My (non-expert) view is that the reason why global conservation of energy in GR runs in trouble is that some energy is always hidden in the "gravitational field". Since in GR, one can not speak of a field but only of geometry, there seems no way to do a correct sum of energies.

    Rudi
     
  11. Nov 1, 2006 #10

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    In the general case, there is no time translation symmetry or space translation symmetry, so there is no known defintion of energy or momentum that is conserved in standard GR. The appropriate symmetries have already been relaxed to asymptotic symmetries for the case of asymptotically flat space-times.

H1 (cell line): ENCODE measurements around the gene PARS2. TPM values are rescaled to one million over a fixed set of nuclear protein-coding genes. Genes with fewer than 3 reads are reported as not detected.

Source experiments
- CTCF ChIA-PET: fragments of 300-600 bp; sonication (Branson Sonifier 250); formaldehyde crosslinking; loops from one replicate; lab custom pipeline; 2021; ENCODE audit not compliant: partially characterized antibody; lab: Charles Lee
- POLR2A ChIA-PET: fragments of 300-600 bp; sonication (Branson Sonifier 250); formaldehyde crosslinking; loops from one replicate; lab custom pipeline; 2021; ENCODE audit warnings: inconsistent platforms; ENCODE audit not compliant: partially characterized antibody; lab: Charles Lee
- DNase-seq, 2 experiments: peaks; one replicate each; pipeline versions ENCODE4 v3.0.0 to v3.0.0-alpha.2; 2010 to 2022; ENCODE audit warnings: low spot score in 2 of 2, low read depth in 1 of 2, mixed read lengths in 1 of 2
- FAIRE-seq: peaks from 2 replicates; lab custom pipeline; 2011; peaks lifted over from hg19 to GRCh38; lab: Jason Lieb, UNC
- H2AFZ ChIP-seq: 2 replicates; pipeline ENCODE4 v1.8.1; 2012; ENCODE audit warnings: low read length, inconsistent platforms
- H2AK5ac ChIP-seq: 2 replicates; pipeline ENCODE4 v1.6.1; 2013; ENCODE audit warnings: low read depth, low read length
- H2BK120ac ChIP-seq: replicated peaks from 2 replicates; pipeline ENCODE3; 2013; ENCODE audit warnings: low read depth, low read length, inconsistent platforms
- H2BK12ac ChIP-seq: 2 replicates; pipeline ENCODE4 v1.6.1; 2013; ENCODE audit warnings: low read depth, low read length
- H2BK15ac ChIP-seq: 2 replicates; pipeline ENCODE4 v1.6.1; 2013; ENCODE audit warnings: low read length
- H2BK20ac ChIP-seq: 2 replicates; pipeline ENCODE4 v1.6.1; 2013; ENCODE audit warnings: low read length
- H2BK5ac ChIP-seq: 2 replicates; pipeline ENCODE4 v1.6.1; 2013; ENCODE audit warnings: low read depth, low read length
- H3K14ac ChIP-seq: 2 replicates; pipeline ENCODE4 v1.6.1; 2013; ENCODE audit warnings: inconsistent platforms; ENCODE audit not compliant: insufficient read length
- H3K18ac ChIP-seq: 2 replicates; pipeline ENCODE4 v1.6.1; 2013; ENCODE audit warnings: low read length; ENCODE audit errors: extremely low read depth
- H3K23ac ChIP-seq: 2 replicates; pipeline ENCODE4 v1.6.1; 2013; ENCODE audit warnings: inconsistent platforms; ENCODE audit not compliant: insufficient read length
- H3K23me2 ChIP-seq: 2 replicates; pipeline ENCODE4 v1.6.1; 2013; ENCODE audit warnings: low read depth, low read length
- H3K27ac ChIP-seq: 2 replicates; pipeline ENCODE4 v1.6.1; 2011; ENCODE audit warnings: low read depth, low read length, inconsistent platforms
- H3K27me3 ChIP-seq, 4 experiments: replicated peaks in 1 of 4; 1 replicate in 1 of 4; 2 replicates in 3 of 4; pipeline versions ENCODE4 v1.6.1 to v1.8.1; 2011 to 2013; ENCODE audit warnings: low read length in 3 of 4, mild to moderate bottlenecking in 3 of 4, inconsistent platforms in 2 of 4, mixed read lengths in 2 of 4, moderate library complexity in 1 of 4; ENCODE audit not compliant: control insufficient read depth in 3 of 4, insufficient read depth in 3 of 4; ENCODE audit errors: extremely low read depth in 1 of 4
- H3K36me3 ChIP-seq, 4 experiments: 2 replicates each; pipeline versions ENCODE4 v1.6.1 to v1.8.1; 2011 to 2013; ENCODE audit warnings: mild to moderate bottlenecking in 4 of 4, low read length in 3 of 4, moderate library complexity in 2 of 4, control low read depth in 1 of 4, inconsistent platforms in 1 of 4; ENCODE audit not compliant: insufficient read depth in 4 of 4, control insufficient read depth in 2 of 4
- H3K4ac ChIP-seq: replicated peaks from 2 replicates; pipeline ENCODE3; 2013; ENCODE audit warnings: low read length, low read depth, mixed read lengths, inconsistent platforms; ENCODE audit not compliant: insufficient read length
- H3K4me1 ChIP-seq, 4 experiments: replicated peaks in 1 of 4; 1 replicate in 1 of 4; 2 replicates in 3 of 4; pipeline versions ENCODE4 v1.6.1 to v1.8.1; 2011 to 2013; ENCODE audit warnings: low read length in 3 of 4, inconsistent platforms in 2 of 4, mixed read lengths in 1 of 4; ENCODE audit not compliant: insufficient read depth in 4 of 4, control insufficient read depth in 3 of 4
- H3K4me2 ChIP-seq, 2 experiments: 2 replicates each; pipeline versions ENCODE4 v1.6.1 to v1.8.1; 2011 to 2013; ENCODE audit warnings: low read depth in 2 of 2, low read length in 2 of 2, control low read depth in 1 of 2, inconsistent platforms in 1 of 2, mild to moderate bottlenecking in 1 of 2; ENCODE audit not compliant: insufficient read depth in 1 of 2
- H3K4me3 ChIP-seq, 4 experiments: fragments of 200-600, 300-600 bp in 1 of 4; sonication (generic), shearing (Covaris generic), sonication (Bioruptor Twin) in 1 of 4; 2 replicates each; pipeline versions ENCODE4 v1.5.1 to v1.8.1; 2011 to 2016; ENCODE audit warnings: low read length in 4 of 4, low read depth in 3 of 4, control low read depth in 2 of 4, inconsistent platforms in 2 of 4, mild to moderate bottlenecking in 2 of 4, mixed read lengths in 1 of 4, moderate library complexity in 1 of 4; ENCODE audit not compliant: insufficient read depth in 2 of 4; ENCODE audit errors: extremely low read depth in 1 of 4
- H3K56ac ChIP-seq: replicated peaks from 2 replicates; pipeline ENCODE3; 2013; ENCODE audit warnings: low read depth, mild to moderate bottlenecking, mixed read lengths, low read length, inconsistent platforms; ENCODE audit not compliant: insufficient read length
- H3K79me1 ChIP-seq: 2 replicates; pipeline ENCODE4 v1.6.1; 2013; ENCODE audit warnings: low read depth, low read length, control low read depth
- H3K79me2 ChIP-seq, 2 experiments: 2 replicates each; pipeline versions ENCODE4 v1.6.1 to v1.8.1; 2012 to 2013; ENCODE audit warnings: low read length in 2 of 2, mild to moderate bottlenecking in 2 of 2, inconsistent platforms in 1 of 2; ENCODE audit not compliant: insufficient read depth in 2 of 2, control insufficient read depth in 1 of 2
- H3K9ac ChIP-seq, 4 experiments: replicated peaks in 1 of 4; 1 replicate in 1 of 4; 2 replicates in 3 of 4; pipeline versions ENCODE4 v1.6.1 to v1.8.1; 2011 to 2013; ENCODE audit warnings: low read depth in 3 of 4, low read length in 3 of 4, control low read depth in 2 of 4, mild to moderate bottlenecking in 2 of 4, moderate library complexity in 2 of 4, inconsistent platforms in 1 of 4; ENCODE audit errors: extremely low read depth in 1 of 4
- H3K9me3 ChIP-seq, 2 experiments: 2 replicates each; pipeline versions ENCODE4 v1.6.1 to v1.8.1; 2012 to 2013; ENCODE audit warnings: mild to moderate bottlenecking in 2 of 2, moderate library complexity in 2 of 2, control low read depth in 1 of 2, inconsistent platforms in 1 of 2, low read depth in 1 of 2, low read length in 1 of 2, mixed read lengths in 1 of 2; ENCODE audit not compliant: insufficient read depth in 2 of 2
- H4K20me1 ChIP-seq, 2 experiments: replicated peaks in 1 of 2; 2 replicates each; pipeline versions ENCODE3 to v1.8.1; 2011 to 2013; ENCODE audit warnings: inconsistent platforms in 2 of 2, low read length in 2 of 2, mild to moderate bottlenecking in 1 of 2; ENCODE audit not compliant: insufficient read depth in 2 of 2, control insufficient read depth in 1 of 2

The culprit is the diffeomorphism invariance of the general theory, see for instance http://www.physics.ucla.edu/~cwp/articles/noether.asg/noether.html

    (The authors above call 'local' energy conservation what I have been calling global energy conservation. I attribute the difference to the difference between the mathematical and the physical approach).

    Some non-standard theories, like SCC, get around this by defining a preferred frame (then the theory no longer has the issue with infinite symmetry groups).
     
  12. Nov 1, 2006 #11

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    When you have a metric where none of the metric coefficients are a function of time, you have a static space-time. The metric at coordinate time t is the same as the metric at coordinate time t + dt. This implies a discreete time translation symmetry, which by Noether's theorem implies a conserved energy. This is one of the special cases mentioned in the FAQ where energy can be defined in GR, the important case of a static space-time.